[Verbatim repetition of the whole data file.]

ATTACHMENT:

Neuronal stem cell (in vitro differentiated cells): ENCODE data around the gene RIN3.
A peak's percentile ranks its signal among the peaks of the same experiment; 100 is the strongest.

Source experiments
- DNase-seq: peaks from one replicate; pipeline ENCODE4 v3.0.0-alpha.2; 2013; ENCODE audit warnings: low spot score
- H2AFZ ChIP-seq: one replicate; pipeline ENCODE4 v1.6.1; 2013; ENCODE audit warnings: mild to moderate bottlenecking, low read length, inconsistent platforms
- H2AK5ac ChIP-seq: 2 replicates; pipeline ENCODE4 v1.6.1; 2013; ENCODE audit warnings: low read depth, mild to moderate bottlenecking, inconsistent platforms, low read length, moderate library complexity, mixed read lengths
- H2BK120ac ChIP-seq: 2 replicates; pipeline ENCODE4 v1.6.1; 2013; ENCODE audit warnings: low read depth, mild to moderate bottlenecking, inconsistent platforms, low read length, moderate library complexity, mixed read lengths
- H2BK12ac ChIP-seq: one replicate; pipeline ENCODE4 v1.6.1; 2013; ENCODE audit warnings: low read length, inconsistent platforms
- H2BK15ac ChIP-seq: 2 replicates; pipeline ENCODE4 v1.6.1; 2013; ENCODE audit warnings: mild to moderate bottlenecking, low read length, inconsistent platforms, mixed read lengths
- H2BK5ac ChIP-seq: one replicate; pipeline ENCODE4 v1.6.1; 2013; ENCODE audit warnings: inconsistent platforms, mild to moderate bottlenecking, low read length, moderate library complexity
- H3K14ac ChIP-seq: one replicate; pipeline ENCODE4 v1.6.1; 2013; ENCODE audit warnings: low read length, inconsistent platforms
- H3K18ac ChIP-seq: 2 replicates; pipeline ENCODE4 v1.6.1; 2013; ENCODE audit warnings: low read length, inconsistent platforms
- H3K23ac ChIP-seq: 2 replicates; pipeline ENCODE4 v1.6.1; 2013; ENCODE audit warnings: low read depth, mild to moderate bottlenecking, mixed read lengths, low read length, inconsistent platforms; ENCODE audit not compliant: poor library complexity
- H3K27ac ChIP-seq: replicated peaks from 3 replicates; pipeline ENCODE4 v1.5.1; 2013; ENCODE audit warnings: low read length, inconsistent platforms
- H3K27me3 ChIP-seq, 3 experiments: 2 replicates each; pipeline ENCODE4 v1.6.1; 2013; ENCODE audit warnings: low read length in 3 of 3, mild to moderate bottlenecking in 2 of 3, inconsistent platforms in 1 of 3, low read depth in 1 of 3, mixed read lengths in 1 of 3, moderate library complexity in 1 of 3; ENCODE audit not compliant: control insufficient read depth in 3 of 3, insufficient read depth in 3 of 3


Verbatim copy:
Neuronal stem cell (in vitro differentiated cells): ENCODE data around the gene RIN3.
A peak's percentile ranks its signal among the peaks of the same experiment; 100 is the strongest.

Source experiments
- DNase-seq: peaks from one replicate; pipeline ENCODE4 v3.0.0-alpha.2; 2013; ENCODE audit warnings: low spot score
- H2AFZ ChIP-seq: one replicate; pipeline ENCODE4 v1.6.1; 2013; ENCODE audit warnings: mild to moderate bottlenecking, low read length, inconsistent platforms
- H2AK5ac ChIP-seq: 2 replicates; pipeline ENCODE4 v1.6.1; 2013; ENCODE audit warnings: low read depth, mild to moderate bottlenecking, inconsistent platforms, low read length, moderate library complexity, mixed read lengths
- H2BK120ac ChIP-seq: 2 replicates; pipeline ENCODE4 v1.6.1; 2013; ENCODE audit warnings: low read depth, mild to moderate bottlenecking, inconsistent platforms, low read length, moderate library complexity, mixed read lengths
- H2BK12ac ChIP-seq: one replicate; pipeline ENCODE4 v1.6.1; 2013; ENCODE audit warnings: low read length, inconsistent platforms
- H2BK15ac ChIP-seq: 2 replicates; pipeline ENCODE4 v1.6.1; 2013; ENCODE audit warnings: mild to moderate bottlenecking, low read length, inconsistent platforms, mixed read lengths
- H2BK5ac ChIP-seq: one replicate; pipeline ENCODE4 v1.6.1; 2013; ENCODE audit warnings: inconsistent platforms, mild to moderate bottlenecking, low read length, moderate library complexity
- H3K14ac ChIP-seq: one replicate; pipeline ENCODE4 v1.6.1; 2013; ENCODE audit warnings: low read length, inconsistent platforms
- H3K18ac ChIP-seq: 2 replicates; pipeline ENCODE4 v1.6.1; 2013; ENCODE audit warnings: low read length, inconsistent platforms
- H3K23ac ChIP-seq: 2 replicates; pipeline ENCODE4 v1.6.1; 2013; ENCODE audit warnings: low read depth, mild to moderate bottlenecking, mixed read lengths, low read length, inconsistent platforms; ENCODE audit not compliant: poor library complexity
- H3K27ac ChIP-seq: replicated peaks from 3 replicates; pipeline ENCODE4 v1.5.1; 2013; ENCODE audit warnings: low read length, inconsistent platforms
- H3K27me3 ChIP-seq, 3 experiments: 2 replicates each; pipeline ENCODE4 v1.6.1; 2013; ENCODE audit warnings: low read length in 3 of 3, mild to moderate bottlenecking in 2 of 3, inconsistent platforms in 1 of 3, low read depth in 1 of 3, mixed read lengths in 1 of 3, moderate library complexity in 1 of 3; ENCODE audit not compliant: control insufficient read depth in 3 of 3, insufficient read depth in 3 of 3